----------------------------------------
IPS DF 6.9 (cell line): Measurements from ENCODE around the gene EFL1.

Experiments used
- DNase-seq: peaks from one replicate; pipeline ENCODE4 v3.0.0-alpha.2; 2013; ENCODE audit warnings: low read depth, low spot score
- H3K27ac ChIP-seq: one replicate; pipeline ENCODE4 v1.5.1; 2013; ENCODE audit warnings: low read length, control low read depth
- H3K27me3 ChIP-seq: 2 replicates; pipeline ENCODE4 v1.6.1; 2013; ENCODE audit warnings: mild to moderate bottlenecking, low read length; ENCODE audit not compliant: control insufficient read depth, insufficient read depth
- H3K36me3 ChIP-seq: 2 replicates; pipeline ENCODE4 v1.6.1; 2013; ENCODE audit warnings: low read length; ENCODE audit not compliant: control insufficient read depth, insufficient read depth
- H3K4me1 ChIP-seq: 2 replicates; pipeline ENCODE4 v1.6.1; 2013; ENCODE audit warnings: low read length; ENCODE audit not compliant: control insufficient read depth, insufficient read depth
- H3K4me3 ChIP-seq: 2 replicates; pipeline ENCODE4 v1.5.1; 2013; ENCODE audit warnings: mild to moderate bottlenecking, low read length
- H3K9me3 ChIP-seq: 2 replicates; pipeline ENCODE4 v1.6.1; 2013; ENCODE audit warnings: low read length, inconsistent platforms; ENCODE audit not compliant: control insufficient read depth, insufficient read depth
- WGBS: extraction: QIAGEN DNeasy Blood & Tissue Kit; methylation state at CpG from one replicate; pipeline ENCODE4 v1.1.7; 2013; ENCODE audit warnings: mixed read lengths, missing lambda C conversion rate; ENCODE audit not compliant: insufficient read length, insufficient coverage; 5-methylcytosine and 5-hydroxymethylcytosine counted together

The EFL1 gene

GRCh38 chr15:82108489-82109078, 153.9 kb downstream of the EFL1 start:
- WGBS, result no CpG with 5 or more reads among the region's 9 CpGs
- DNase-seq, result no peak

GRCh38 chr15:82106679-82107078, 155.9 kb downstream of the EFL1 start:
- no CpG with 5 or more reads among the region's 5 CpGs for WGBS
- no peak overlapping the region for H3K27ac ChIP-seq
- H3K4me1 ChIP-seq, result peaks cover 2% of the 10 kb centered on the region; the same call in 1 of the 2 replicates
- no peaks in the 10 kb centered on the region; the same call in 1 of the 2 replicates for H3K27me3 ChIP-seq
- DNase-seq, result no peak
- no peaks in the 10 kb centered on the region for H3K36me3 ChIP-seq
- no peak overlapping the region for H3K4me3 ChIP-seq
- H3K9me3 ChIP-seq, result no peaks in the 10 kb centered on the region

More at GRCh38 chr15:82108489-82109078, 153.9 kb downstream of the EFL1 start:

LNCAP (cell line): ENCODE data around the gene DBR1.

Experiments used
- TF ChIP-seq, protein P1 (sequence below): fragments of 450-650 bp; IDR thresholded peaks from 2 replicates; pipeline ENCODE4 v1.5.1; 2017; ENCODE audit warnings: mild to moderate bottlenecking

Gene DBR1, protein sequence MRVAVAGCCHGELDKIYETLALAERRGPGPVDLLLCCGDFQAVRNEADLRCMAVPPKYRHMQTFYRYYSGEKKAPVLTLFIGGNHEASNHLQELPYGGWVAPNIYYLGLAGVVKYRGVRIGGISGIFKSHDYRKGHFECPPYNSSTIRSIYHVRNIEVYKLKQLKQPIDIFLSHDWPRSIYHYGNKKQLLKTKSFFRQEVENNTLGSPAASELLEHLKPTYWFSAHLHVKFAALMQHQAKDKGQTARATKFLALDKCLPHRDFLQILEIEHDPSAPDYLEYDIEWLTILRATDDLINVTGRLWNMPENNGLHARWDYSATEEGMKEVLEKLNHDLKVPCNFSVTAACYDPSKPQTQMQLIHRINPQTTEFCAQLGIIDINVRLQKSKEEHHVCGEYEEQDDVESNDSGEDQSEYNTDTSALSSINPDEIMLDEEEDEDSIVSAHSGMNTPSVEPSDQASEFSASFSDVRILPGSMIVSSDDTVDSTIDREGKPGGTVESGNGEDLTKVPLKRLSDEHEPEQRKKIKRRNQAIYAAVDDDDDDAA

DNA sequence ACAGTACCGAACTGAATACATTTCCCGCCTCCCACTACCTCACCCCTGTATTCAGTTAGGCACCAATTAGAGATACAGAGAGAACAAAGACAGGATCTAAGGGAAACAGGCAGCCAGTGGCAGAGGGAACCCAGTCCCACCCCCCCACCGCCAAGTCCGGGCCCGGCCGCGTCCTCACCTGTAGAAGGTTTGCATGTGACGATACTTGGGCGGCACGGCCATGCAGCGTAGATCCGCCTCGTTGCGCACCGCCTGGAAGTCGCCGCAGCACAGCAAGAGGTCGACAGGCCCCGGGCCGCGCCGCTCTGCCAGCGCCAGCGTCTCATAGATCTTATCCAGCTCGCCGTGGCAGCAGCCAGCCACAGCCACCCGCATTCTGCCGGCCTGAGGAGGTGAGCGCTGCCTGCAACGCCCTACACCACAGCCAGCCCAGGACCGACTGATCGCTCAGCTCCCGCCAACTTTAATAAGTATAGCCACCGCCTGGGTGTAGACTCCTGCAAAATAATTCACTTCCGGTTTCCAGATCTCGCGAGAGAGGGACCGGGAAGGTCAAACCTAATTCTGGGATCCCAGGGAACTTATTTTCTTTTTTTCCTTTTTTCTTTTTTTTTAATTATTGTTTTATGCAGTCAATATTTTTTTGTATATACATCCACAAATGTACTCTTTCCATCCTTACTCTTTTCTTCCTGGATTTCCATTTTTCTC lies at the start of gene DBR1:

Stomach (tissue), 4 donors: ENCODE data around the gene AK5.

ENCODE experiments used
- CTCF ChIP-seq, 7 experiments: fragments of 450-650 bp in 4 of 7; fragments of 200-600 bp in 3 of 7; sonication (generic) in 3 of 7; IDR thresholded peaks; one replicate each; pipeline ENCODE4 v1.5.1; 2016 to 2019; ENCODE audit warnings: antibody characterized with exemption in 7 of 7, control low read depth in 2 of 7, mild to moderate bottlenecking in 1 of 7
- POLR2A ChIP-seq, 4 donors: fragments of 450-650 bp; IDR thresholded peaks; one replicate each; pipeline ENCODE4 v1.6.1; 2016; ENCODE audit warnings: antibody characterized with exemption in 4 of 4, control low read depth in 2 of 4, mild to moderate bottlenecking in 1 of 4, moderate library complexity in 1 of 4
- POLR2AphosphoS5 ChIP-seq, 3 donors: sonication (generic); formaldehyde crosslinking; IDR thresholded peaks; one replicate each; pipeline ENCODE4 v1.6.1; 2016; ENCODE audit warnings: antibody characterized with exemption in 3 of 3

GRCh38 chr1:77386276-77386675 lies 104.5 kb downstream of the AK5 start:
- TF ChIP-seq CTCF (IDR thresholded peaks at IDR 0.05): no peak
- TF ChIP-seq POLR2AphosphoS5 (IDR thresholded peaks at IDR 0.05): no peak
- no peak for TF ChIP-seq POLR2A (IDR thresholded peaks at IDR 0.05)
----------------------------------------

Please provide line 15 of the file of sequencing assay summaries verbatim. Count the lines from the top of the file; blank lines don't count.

GRCh38 chr15:82106679-82107078, 155.9 kb downstream of the EFL1 start: